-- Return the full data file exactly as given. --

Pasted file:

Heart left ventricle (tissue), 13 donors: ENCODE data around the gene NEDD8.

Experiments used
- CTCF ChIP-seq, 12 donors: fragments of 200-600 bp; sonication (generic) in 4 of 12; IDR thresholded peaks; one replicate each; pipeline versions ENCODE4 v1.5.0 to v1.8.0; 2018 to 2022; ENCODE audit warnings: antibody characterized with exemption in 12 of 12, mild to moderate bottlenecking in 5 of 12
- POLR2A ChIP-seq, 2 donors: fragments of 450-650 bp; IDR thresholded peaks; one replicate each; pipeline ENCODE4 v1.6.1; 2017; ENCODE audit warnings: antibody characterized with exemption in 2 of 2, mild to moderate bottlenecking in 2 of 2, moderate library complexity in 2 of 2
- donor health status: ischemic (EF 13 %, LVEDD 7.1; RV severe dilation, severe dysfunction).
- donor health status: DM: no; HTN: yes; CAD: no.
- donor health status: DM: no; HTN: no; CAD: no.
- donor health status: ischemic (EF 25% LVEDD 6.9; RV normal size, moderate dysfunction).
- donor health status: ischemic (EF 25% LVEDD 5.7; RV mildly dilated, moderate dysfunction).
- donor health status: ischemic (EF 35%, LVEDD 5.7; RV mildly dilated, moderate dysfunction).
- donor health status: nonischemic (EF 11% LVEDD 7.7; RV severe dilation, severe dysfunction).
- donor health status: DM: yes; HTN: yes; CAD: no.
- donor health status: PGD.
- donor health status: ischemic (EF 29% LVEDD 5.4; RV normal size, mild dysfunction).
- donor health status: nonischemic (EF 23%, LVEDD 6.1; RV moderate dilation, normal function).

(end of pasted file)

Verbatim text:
Heart left ventricle (tissue), 13 donors: ENCODE data around the gene NEDD8.

Experiments used
- CTCF ChIP-seq, 12 donors: fragments of 200-600 bp; sonication (generic) in 4 of 12; IDR thresholded peaks; one replicate each; pipeline versions ENCODE4 v1.5.0 to v1.8.0; 2018 to 2022; ENCODE audit warnings: antibody characterized with exemption in 12 of 12, mild to moderate bottlenecking in 5 of 12
- POLR2A ChIP-seq, 2 donors: fragments of 450-650 bp; IDR thresholded peaks; one replicate each; pipeline ENCODE4 v1.6.1; 2017; ENCODE audit warnings: antibody characterized with exemption in 2 of 2, mild to moderate bottlenecking in 2 of 2, moderate library complexity in 2 of 2
- donor health status: ischemic (EF 13 %, LVEDD 7.1; RV severe dilation, severe dysfunction).
- donor health status: DM: no; HTN: yes; CAD: no.
- donor health status: DM: no; HTN: no; CAD: no.
- donor health status: ischemic (EF 25% LVEDD 6.9; RV normal size, moderate dysfunction).
- donor health status: ischemic (EF 25% LVEDD 5.7; RV mildly dilated, moderate dysfunction).
- donor health status: ischemic (EF 35%, LVEDD 5.7; RV mildly dilated, moderate dysfunction).
- donor health status: nonischemic (EF 11% LVEDD 7.7; RV severe dilation, severe dysfunction).
- donor health status: DM: yes; HTN: yes; CAD: no.
- donor health status: PGD.
- donor health status: ischemic (EF 29% LVEDD 5.4; RV normal size, mild dysfunction).
- donor health status: nonischemic (EF 23%, LVEDD 6.1; RV moderate dilation, normal function).